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General Biology 2 Notes Week 2

by: Christina Hancock

General Biology 2 Notes Week 2 EBIO 1220

Marketplace > University of Colorado at Boulder > Science > EBIO 1220 > General Biology 2 Notes Week 2
Christina Hancock

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These notes cover General Biology 2 Chapters 21, 22, and 23.
General Biology 2
Dr. Carol Kearns
Class Notes
General Biology 2
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This 8 page Class Notes was uploaded by Christina Hancock on Friday January 22, 2016. The Class Notes belongs to EBIO 1220 at University of Colorado at Boulder taught by Dr. Carol Kearns in Winter 2016. Since its upload, it has received 20 views. For similar materials see General Biology 2 in Science at University of Colorado at Boulder.


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Date Created: 01/22/16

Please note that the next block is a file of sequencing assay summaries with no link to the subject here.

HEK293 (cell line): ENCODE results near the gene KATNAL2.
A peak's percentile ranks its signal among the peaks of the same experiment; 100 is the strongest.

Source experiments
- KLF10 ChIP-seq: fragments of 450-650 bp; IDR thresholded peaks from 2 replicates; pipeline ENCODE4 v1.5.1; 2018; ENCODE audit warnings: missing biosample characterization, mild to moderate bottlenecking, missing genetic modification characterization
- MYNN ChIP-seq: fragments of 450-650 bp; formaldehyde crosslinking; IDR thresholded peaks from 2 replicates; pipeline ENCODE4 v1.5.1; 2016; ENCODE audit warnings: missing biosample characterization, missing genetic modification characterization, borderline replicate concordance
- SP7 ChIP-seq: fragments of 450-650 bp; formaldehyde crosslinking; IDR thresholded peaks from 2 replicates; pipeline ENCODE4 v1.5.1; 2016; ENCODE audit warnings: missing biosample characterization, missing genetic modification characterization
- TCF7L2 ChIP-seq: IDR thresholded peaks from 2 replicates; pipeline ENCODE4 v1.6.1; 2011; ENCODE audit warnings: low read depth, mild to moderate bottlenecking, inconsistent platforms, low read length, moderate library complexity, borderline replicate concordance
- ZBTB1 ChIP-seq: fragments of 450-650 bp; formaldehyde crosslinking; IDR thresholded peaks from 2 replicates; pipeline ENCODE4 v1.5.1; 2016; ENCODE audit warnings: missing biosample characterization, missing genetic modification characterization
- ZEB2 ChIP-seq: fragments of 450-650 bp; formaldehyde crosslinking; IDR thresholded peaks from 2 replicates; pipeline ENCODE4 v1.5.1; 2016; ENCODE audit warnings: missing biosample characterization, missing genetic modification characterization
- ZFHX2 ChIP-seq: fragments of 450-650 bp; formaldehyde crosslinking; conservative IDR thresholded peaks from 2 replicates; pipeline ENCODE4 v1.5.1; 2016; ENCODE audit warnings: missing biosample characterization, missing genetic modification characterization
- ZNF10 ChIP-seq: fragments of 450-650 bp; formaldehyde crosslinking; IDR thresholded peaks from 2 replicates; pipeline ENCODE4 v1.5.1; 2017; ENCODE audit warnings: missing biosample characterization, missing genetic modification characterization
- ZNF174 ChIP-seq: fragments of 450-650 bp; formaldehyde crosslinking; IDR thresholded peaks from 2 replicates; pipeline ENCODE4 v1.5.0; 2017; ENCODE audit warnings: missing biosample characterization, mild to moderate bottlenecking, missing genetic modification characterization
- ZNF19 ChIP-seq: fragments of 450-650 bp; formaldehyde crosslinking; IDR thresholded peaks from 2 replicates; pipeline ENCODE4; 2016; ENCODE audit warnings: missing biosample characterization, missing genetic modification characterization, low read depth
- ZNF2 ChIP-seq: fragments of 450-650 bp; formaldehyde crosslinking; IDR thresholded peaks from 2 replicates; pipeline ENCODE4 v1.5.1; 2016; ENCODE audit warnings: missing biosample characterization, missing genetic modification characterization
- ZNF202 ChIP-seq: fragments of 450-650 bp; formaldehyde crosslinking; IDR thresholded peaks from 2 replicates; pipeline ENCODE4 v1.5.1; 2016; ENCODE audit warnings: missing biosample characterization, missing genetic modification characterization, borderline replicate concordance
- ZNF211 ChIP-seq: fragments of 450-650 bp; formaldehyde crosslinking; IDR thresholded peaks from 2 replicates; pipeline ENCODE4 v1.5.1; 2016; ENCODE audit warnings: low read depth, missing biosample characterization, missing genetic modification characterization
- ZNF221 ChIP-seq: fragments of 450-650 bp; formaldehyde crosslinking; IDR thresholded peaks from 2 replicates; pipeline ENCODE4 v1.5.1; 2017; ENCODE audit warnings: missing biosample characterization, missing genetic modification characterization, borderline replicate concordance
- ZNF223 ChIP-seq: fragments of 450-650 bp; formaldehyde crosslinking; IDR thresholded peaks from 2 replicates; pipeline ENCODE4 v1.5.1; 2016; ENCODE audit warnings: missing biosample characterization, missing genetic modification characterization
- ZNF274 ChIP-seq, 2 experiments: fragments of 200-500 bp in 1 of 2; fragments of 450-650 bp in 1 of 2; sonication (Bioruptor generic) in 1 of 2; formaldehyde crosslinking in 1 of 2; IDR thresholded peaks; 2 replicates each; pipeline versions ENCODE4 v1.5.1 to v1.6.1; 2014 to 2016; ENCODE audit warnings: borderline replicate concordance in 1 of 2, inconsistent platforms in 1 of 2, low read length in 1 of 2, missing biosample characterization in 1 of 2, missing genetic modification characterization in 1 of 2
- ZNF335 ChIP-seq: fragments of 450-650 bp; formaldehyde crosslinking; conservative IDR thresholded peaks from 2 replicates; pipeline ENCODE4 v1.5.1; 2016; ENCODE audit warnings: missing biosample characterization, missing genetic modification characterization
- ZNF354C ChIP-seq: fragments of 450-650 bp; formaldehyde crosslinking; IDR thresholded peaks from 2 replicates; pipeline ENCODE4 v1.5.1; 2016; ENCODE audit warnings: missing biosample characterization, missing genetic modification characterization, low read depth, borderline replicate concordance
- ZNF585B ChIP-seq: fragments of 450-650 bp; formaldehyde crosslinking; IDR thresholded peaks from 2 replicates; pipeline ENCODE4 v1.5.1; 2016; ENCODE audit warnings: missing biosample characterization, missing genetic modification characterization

Thursday, January 21, 2016 Gen. Biology Notes Week 2 Evolutionary Forces Chapter 21 Microevolution- is a change in allele frequencies in a population over generations Macroevolution- refers to the origin of new groups of organisms, the appearance of major new features in organisms, and the changes in diversity associated with mass extinctions. Microevolution Population- Group of individual species living in the same place at the same time. In population genetics, we consider… Evolution = a change in allele frequencies in a population over time Changes in allel frequencies in a population indicates evolution. Natural Selection is a main force in evolution. Yet other forces can also result in evolution Forces that can change alley frequencies in population: • Mutations • Genetic Drift • Migration or Gene Flow • Non-random mating • Natural Selection ——————————————————————————————————————— 5 Conditions for Non-evolving Populations are Rarely met in Nature: No Mutations Extremely large population size 1 Thursday, January 21, 2016 Random Mating No Natural Selection No gene flow Natural populations can evolve at some loci, while being stable at other gene loci. Forces that can change allele frequencies in populations: • Mutations • Genetic Drift • Migrations or Gene Flow • Non-random mating • Natural Selection Mutation Mutations are changes in nucleotide sequence of DNA • Mutations cause new genes and elves to arise • Only mutations in cells the produce gametes can be passed to offspring MUTATION = the raw material for evolutions - Neutral Mutations, Beneficial, and Detrimental Mutations Rate: • Low on a per-gene basis, but organisms have many genes Mutation rates are variable: • Among individuals • Among species Variation among genes • Genetic Drift Genetic Drift is unpredictable fluctuations in allele frequencies in small populations, due to chance. - Does not lead to adaptions 2 Thursday, January 21, 2016 - Leads to fixation of allele - Important in small populations - Related to the found effect Fixation: only ONE allele remains in the populations. All other are gone. SO the trait is FIXED in that there is only one option. Founder Effect: Occurs when a small group of individuals establishes a new population. Some characteristics may be present at a higher frequency. Ex. Abnormally high incidence of asthma in Hutterite population. The Hutterites are a religious community in the located in the Dakotas and Canada. Originally, a small group of Hutterites migrated from Europe. Only marriage within the religion was acceptable. Bottlenecking: As a result of genetic drift: • Populations lose alleles • Populations lose genetic diversity • Separate populations divert from each other • Genes can become “fixed” 3 Thursday, January 21, 2016 Migration or Gene Flow Migration is movement of alleles between populations. What are the mechanisms for gene flow? - Movement of pollen, movement of individuals, movement go gametes. - Migrations introduces new alleles and changes the frequencies of alleles present - If two populations have different selective forces an they gene pool mix through migration, we can expect a change in allele frequencies. - Gene Flow makes populations more similar - Gene Flow affect local adaptions by messing up adaptations Non-Random Mating • Inbreeding - close relative mate with each other Disadvantages: Reduced genetic variation, Higher chance for mutation Consequences: Expression of deleterious recessive alleles, Loss of Heterozygous advantage Endangered species usually exist in small populations. Genetic drift can fix bad genes. Inbreeding can reduce survival and fitness resulting in smaller populations. Result: an extinction vortex Advantages: Preserve fit genotype, Reproductive Assurance • Outbreeding - Outbreeding Depression: When plants or animals try and mate with another plant or animal so far way that the environment is so different the mating an survival does not work. • Sexual Selection for a Particular Type - Sexual Selection is natural selection for mating success It can result in sexual dimorphism, marked differences between the sexes ins secondary sexual characteristics Sometimes sexual selection seems to contradict survival of the fittest. (ex.Peacock) Male to Male competition- Males compete for the opportunity to mate with females. 4 Thursday, January 21, 2016 Female Choice- Female lions prefer to mate with male lions with dark manes • Positive Assortative Mating - Like individuals mate with like individuals Ex. Little people mate with little people. • Negative Assortative Mating - Opposite attracts. Individuals mate with unlike individuals. Ex. Some species of flowers, and Mice. • Natural Selection - Naturals selection is the only one of these forces that can produce adaptation. What is adaptation? The way the organisms change to fit their current environment. Three modes of selection : Directional Selection: Favors individuals at one end of the phenotype range Disruptive Selection: Favors individuals at both extremes of the phenotypic range Stabilizing Selection: Favors intermediate variants and acts against extreme phenotypes. Naturals Selection is the explanation of ALL adaptions The rate of Naturals Selection can vary: Rate Depends on: - The generation time of the organism - The frequency of the allele in the population - The selection coefficient associated with the allele ——————————————————————————————————————— Species and Speciation Chapter 22 What is a Species? There are many different types of species and different ways to define them. Modern definitions of species attempt to incorporate evolutionary history. 5 Thursday, January 21, 2016 • Biological Species Concept: Emphasizes reproductive isolation. Reproductive Isolation: - Biologists categorize the mechanisms that stop gene flow between populations as being either pre zygotic or post-zygotic - Pre zygotic Isolation: Occurs when individuals of different species are prevented from mating. - Post Zygotic Isolation: Occurs when individuals from different populations do mate, but they hybrid offspring produced have low fitness and do not survive or produce offspring. Ex. Mule. • Morphospecies Concept: Emphasizes morphological differences. (ex. fossils) - Biologists identify evolutionary independent lineages by differences in size, shape, or other morphological features. - This concept is based on the idea that distinguishing features are most likely to arise if populations are independent and isolated from gene flow. • Ecological Species Concept: Looks at how species differing their interactions with the environment. • Phylogenetic Species Concept: is based on reconstructing the evolutionary history of populations. This concept can be applies to any population. What helps to maintain species? - Song/vocalizations - Behaviors - Color Patterns - Breeding Season Timing - Mechanical or chemical differences - Hybrids are not fit ——————————————————————————————————————— Macroevolution Chapter 23 — Long Term impacts of mass extinctions — Origin of entire new groups of organisms — Major new features or processes 6 Thursday, January 21, 2016 — Changes in diversity due to mass extinctions — Patterns of evolution on a large time scale Fossils : Fossil Record documents the history of life. Limitations of Fossil Record: - Habitat bias: (Certain places fossilize better) - Taxonomic bias: (Certain types of organisms are more likely to be fossilized) - Temporal bias: - Abundance bias: (Rare species, chances of them becoming fossilized is low) Fossil record is divided into four eras: Precambrian: From the formation of earth through the appearance of multicellular soft- bodied organisms. Paleozoic: The diversification of animals, plants, and fungi. Mesozoic: “Age of reptiles” (Dinosaurs) Cenozoic: “Age of Mammals” (Current Era) ** Each era ended with a major extinction** Macroevolution: - Large scale changes in the composition of organisms on earth Mechanisms for Macroevolution: Continental Drift: Earths continents move slowly over the underlying hot mantle through this process. Oceanic and continental plates can collide and serape, or slide past each other. Interactions between plates cause the formation of mountains and island, and earthquakes. • A reduction in shallow water habitats • A colder and drier climate inland • Changes in climate as continents moved towards and away from the poles • Changes in ocean circulation patterns leading to global cooling 7 Thursday, January 21, 2016 Homeotic Gene duplication/ Mutation: HOX genes determine such basic features as where wings and legs will develop on a bird or insect. Duplication of these regulatory genes allows more complexity in animal form. Mutation obviously mutates this process. Heterochrony: Is an evolutionary change in the rate or timing of developmental events. It can have significant impact on body shape. The contrasting shapes of human and chimp skulls are the results of small changes in relative growth rates. Mass Extinctions: In each of the five mass extinction events, more than 50% of Earths species became extinct. “The Big Five” Mass Extinctions are obviously examples. (ex. dinosaurs) Adaptive Radiation: The rapid formation of many species from a single ancestral species. An example of this would be when plants developed a waxy cuticle, they could live on land or the formation of the exoskeleton. Both of these processes opened many new opportunities for rapid speciation. New Designs for living: (Such as endosymbiosis- the evolutionary theory that explains the origin of eukaryotic cells form prokaryotes.) Exaptation: a structure that evolved in one context takes on new role. In other words; structures the have formed to fit one purpose, or context can evolve to take on different functions. 8